Albertus Swanepoel is determined to make millinery the next big thing.
In fashion, the studios of rising designers often leave something to be desired. Sure, there are some who plot out their collections in airy downtown lofts with wide-plank floors (courtesy of deep-pocketed parents or investors), but wander along Manhattan’s West 30th Street and you’ll find that behind those grimy upper windows sits many a newly minted star, draping, pinning and sketching in a room not much bigger than a studio apartment.
Case in point: the office of milliner Albertus Swanepoel, who, at age 50, is considered one of fashion’s most exciting new accessories designers. It’s on the third floor of a low-slung Garment District building that resembles a suburban police station. Down a long hallway with flickering fluorescent lights, in a room of about 200 square feet, Swanepoel handcrafts more than 800 hats a year for his own line, plus dozens of exquisite one-off pieces for designers’ runway shows. “This was all in my living room until two years ago,” Swanepoel says, gesturing at the piles of grosgrain ribbon, feathers and blocks (the round wooden molds of heads that milliners use to shape hats, much as cobblers use lasts to craft shoes) that clutter one workbench. Tall and elegantly disheveled, with a sweep of dark hair and a white goatee, Swanepoel lives with his partner of six years in Washington Heights, in a sprawling Art Deco apartment above the Hudson River, though he is contemplating moving. “It’s very cheap up there, but no one wants to visit us,” he says. “And I can’t work late because cabs are very expensive and the trains run local, and I don’t want to get home at, you know, two in the morning.”
For a man who is clearly a grown-up among young upstarts—his fellow nominees for CFDA’s Swarovski Award for Accessory Design this year, Justin Giunta of Subversive Jewelry (he nabbed it) and shoemaker Alejandro Ingelmo, are 30 and 35, respectively—Swanepoel is refreshingly unabashed about his struggle to stay solvent, let alone become successful, in an industry reeling from the economic crisis. While bags, shoes and jewelry are typically cash cows for both ready-to-wear and accessory designers, hats…well, let’s just say there’s nary a line out the door of any Madison Avenue boutique for the latest pillbox. Yet if anyone is going to make the cloche or the panama a sought-after accoutrement, it’s Swanepoel.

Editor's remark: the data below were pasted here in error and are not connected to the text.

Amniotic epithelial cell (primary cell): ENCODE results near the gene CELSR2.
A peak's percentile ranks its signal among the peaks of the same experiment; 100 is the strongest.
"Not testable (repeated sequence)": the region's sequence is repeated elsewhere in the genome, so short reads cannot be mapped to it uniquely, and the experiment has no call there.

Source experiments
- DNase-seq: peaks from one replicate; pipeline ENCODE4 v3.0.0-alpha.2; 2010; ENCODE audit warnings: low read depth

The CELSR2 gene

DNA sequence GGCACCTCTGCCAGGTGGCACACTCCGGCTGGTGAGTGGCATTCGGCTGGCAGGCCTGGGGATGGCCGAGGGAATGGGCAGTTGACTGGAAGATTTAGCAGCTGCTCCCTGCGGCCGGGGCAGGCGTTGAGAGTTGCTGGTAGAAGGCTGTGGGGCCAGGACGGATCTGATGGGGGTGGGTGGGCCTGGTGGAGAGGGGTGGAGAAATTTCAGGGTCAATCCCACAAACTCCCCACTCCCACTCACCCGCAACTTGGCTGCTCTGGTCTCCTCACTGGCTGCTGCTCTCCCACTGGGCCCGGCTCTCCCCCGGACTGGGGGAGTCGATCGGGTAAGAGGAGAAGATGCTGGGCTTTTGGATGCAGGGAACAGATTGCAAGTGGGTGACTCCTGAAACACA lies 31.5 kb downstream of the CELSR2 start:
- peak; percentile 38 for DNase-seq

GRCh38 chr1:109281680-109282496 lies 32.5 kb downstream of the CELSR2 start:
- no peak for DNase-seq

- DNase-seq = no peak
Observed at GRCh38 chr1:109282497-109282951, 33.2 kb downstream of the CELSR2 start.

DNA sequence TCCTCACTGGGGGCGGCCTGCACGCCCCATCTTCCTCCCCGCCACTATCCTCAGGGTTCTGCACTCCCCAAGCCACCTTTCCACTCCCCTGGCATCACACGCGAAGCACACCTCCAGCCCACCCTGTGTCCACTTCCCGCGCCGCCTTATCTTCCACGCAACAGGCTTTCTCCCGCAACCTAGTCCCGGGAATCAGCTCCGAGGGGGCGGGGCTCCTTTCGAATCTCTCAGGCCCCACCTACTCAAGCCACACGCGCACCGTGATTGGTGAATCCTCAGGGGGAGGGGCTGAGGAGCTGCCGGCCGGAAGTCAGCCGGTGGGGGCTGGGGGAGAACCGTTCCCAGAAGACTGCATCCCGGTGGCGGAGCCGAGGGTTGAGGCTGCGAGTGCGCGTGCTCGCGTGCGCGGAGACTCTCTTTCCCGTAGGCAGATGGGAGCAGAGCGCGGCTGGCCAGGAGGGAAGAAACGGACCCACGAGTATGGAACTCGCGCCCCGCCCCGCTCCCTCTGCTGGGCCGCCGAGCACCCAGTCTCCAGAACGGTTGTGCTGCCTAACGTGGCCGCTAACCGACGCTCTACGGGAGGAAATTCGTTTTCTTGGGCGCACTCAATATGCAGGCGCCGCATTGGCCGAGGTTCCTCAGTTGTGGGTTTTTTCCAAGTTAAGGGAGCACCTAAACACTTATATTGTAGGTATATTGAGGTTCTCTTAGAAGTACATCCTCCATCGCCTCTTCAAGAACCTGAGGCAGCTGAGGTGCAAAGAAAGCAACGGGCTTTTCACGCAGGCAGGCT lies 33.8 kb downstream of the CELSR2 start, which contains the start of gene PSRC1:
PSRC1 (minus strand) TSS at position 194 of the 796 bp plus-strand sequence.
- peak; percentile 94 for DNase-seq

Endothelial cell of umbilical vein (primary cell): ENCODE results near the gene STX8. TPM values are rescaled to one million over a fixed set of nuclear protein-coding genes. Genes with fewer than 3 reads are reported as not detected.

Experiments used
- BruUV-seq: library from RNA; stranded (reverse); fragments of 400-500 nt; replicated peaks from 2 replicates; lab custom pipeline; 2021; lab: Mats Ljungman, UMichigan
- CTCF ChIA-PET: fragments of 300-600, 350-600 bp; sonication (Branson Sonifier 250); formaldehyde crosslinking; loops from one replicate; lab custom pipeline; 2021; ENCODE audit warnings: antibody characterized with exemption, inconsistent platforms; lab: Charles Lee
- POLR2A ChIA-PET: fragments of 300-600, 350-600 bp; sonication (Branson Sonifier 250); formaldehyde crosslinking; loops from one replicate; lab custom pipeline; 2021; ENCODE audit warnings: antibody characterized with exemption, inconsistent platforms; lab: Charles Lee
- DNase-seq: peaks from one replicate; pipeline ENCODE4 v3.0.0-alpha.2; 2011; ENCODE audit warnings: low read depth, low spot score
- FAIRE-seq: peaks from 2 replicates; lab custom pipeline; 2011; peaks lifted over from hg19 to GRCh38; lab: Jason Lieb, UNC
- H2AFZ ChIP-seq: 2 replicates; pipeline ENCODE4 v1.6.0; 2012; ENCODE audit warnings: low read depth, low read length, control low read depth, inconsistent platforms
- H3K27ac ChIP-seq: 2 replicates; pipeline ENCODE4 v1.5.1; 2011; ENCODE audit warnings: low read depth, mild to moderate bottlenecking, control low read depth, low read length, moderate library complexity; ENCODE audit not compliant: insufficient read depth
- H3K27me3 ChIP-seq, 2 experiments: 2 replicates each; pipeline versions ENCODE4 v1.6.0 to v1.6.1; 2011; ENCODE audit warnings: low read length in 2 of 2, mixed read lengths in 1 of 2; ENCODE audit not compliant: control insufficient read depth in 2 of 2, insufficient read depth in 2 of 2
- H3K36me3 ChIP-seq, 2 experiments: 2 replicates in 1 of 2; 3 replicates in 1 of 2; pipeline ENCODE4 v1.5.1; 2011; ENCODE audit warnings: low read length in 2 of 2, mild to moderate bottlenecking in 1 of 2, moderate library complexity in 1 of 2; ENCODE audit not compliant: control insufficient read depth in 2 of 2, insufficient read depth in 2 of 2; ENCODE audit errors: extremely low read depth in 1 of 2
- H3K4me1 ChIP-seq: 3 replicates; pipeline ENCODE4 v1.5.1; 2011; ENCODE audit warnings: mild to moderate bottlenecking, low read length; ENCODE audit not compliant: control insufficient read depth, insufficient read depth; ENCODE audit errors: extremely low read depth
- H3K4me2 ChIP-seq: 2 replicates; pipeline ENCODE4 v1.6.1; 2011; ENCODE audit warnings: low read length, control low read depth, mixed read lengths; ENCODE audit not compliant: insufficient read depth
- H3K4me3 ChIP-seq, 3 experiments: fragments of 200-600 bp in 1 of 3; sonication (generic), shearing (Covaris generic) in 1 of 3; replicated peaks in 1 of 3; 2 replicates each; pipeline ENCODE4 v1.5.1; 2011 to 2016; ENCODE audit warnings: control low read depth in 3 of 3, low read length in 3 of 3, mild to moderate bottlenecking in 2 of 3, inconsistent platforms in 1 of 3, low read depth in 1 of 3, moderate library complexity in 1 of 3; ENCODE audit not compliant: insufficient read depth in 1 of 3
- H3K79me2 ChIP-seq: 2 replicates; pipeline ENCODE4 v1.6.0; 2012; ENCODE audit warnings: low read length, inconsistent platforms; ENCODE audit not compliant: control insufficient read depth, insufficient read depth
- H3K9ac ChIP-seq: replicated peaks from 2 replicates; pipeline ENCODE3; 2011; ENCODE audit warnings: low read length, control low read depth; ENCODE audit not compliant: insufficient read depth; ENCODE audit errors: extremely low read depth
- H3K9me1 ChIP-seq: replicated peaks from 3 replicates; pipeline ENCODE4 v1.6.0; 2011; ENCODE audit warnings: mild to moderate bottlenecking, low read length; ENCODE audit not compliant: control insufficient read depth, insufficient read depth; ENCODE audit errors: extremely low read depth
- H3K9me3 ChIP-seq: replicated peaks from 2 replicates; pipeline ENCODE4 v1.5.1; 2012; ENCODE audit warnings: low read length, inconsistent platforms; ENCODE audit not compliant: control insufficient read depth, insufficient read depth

When asked to describe his aesthetic, the designer laughs. “I’m not a minimalist,” he says. Indeed, his pieces range from an intricately wrapped linen turban (created for Proenza Schouler’s spring 2005 runway show, his first major collaboration) to a jaunty hunting cap with a thin rooster feather pluming from its side (one of Swanepoel’s favorites, it was for Carolina Herrera’s fall 2008 show). His approach is painstakingly detailed: He hand-sews dip-dyed lace onto the crowns of felt fedoras, shellacks ebony latex body paint onto boating caps, even trolls flea markets and eBay for discarded blocks, the shapes of which are nearly always imperceptibly different yet help him come up with new silhouettes each season. According to Swanepoel, the last “great blockmaker” in the United States, a gentleman who ran a company in Brooklyn called La Mode, died several years ago. Swanepoel now orders from the best craftsmen in Paris, which is, he points out, an expensive journey. “The fedora blocks from the Forties, that’s honestly the mainstay,” says Swanepoel of his most successful style. “And it’s funny. In the end, you use a very small portion of your blocks over and over again, and you get known for that sort of shape…. To me, they’re like my babies.”
It is not unusual in fashion for a designer to toil for many years without getting the kind of recognition Swanepoel has received recently, which includes two CFDA award nominations, a highly publicized line of khaki hats for the Gap, and runway partnerships with Herrera and Proenza Schouler as well as Marc by Marc Jacobs, Alexander Wang, Thakoon, Diane von Furstenberg and Narciso Rodriguez; for the latter, Swanepoel made wonderfully spooky black and white helmets with cutout eyes for fall. But even he admits his path to top milliner was particularly circuitous, even painful, which makes this moment—he is working on expanding with a less expensive, machine-made diffusion line and talking to larger retailers about designing in-house collections—sweeter, and plenty precarious.